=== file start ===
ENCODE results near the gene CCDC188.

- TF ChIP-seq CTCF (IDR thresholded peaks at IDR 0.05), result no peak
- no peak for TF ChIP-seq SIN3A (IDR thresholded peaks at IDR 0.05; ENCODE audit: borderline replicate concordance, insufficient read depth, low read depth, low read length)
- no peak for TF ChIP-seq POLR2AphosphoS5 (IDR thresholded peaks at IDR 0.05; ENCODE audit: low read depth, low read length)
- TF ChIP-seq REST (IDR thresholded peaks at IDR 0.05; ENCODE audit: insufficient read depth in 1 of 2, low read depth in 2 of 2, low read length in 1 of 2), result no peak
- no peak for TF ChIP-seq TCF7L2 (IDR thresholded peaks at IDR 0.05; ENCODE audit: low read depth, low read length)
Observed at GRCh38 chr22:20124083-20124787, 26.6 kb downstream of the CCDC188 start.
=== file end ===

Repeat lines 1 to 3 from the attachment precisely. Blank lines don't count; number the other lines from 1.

ENCODE results near the gene CCDC188.

- TF ChIP-seq CTCF (IDR thresholded peaks at IDR 0.05), result no peak
- no peak for TF ChIP-seq SIN3A (IDR thresholded peaks at IDR 0.05; ENCODE audit: borderline replicate concordance, insufficient read depth, low read depth, low read length)